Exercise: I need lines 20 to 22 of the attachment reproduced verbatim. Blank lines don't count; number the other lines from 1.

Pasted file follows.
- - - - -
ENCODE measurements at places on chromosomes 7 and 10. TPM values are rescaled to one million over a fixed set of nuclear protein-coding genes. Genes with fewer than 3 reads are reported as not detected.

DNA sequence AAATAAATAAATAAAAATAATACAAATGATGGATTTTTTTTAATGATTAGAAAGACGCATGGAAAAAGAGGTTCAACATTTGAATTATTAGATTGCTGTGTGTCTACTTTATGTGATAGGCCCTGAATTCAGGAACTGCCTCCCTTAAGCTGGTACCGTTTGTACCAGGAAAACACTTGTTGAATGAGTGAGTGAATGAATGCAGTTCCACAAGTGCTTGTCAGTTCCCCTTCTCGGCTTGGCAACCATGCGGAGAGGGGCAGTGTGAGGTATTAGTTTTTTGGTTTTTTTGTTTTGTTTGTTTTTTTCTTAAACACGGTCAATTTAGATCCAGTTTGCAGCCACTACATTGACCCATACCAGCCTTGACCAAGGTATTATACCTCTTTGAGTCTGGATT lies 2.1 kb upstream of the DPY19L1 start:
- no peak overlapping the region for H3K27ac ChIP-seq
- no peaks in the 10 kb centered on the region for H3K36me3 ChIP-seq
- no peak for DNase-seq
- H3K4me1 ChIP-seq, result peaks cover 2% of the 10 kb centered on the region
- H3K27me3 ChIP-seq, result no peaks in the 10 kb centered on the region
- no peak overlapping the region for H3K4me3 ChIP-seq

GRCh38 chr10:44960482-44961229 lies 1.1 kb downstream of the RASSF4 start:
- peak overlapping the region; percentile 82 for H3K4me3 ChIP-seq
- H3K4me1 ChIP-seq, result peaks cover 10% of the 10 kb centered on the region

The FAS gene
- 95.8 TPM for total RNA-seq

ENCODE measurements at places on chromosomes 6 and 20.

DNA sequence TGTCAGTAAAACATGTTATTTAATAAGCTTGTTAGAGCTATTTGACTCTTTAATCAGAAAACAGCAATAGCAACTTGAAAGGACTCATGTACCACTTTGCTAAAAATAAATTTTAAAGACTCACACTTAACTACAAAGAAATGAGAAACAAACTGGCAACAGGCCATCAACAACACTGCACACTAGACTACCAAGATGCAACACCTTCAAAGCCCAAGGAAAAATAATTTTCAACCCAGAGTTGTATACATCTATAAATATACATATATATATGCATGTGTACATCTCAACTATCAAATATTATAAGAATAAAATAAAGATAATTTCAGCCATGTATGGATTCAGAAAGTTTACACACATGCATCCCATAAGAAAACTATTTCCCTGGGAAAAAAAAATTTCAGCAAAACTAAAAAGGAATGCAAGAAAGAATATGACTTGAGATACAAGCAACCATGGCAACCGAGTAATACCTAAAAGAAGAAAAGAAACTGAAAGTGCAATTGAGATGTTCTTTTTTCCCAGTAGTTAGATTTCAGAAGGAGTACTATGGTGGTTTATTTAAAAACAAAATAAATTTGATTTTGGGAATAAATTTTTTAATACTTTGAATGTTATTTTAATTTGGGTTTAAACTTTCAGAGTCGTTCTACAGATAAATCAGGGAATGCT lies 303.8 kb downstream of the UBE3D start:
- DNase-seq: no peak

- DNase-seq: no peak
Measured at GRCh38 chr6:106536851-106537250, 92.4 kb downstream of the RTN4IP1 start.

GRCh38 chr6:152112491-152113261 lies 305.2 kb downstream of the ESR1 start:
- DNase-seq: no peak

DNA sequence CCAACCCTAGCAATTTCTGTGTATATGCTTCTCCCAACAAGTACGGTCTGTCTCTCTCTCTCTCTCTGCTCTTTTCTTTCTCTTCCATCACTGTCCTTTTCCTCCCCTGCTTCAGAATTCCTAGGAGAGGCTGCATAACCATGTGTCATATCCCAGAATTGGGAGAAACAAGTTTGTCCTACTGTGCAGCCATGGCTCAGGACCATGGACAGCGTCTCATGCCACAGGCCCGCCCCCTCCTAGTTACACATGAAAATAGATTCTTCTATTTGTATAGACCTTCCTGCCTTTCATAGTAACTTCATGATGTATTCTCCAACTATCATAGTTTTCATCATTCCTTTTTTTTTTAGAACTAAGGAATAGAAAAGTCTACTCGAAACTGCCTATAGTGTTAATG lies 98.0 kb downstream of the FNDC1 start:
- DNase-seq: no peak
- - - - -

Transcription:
- DNase-seq: no peak

DNA sequence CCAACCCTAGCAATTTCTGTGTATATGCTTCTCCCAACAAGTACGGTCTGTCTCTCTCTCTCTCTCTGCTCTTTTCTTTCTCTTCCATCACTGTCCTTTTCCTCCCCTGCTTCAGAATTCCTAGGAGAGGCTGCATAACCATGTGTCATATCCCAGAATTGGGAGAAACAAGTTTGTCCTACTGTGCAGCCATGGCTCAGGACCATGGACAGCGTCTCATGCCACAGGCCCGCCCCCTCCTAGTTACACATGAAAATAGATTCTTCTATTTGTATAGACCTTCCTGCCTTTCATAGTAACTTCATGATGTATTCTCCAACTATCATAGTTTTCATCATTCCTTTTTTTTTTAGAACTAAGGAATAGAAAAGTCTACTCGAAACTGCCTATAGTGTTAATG lies 98.0 kb downstream of the FNDC1 start:
- DNase-seq: no peak